Why don't my viburnum have the fruit display I was expecting?
Fruit produced by viburnum are a source of food for many native and migrating birds and can be a beautiful garden display in fall and winter, but without selecting plants carefully, yours may not fruit well. Viburnum bear little or no fruit if too genetically similar to other viburnum they are planted with. Viburnum self-pollinate poorly and you will get better fruits by mixing plants of the same species but from different sources. Plants sourced from a single nursery, unless grown from seed, are possibly clones of each other and tend not to pollinate each other well. Sourcing from multiple nurseries enhances the chance of genetic diversity and excellent fruit set in viburnum. Plants do not need to be side-by-side to cross-pollinate but can be placed within about 50 to 80 feet of each other.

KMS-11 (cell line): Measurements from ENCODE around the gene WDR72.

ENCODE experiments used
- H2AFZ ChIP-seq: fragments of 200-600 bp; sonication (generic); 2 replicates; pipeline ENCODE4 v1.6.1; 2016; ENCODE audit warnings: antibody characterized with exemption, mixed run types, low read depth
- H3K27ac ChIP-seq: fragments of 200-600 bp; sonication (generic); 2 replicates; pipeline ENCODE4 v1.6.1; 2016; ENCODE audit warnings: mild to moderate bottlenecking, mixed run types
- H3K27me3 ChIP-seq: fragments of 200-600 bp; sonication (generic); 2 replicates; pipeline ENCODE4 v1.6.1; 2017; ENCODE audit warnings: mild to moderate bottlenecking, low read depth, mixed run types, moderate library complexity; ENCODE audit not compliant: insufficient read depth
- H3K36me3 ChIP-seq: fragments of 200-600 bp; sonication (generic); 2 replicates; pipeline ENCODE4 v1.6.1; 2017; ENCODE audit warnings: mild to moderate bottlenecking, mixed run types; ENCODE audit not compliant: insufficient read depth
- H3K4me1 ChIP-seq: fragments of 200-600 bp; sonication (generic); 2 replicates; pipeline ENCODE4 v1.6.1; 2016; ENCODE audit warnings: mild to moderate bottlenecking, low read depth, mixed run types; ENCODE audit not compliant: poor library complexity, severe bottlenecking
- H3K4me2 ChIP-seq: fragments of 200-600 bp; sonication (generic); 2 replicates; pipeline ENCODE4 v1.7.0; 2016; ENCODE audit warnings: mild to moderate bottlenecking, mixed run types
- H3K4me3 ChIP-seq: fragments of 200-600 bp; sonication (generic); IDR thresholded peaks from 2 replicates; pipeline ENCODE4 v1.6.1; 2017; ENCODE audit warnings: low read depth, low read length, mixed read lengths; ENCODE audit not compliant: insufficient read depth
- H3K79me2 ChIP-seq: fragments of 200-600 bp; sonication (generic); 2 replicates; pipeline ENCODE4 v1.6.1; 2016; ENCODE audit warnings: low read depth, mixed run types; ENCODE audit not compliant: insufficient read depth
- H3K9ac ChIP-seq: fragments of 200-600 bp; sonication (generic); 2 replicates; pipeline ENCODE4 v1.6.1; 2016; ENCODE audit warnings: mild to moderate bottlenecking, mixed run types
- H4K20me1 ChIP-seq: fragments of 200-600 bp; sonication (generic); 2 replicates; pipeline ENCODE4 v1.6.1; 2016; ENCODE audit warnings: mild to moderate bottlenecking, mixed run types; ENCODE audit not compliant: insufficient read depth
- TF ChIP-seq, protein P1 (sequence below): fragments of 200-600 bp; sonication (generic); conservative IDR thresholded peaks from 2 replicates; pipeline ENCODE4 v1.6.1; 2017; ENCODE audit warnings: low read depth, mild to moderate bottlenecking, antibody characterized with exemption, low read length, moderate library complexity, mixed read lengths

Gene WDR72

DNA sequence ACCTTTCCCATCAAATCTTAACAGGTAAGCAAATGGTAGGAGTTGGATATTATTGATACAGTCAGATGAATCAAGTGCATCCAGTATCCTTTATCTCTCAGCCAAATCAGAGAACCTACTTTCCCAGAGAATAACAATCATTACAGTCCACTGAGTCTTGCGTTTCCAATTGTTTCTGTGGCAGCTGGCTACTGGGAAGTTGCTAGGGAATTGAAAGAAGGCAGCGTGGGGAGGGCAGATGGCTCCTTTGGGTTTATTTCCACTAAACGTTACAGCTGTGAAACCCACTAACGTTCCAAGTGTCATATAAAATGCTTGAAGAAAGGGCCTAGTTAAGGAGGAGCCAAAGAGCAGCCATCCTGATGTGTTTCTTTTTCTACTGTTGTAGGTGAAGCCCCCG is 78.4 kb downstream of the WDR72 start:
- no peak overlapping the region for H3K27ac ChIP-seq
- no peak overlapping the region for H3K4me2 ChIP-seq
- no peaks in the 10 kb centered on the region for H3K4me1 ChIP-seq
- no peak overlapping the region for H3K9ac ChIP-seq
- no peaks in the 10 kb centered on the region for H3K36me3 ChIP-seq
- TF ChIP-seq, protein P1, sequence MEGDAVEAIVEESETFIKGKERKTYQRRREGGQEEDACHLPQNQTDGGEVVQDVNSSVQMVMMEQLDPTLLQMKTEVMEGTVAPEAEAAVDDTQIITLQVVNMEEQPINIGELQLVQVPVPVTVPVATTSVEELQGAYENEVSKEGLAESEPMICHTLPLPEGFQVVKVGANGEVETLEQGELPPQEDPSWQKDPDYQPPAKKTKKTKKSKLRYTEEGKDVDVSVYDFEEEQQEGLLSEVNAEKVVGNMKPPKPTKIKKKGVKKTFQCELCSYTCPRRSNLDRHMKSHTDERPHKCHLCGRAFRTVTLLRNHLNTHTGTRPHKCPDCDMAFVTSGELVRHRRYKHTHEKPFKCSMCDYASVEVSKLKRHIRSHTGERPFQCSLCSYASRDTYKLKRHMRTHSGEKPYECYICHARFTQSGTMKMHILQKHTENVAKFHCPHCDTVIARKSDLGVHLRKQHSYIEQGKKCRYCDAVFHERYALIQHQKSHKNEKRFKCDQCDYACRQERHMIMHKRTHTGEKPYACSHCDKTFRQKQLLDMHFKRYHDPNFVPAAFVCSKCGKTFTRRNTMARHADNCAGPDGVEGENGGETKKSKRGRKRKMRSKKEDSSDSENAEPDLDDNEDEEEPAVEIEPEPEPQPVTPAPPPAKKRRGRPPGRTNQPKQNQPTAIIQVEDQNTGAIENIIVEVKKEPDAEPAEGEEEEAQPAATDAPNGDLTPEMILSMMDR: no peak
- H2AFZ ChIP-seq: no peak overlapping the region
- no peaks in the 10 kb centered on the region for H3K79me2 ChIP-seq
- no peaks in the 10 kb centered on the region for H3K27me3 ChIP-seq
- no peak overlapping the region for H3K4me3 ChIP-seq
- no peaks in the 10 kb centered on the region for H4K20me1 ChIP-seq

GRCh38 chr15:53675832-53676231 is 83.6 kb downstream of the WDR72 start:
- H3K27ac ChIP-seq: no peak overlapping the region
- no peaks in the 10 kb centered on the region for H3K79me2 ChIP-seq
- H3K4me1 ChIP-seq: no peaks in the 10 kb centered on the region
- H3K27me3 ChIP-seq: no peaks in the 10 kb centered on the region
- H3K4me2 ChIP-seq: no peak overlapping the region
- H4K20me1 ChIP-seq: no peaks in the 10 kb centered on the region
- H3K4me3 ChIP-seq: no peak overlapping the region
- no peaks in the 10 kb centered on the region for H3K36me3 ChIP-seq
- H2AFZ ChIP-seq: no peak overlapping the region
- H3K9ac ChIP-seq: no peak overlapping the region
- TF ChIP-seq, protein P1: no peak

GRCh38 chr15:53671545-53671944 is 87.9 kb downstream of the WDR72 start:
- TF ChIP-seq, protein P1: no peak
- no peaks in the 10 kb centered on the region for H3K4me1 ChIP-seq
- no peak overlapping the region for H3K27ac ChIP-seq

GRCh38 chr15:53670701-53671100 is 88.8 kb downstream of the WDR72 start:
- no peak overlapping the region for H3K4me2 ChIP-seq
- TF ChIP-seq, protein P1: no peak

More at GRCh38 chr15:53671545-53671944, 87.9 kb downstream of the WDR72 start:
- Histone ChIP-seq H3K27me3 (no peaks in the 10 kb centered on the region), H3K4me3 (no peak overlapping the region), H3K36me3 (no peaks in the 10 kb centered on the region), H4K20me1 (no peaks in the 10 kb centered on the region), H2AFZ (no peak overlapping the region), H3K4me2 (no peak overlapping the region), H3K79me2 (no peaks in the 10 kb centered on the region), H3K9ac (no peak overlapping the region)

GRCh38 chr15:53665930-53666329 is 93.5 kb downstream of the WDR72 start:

For most species, a plant and its cultivars bloom at compatible times and work as pollinators. Viburnum nudum and its cultivars can vary too much in bloom timing and only a genetically diverse V. nudum should be selected as a pairing with another V. nudum.
Learn more about this plant in our Guide to Viburnum.
Courtesy of NYBG Plant Information Service
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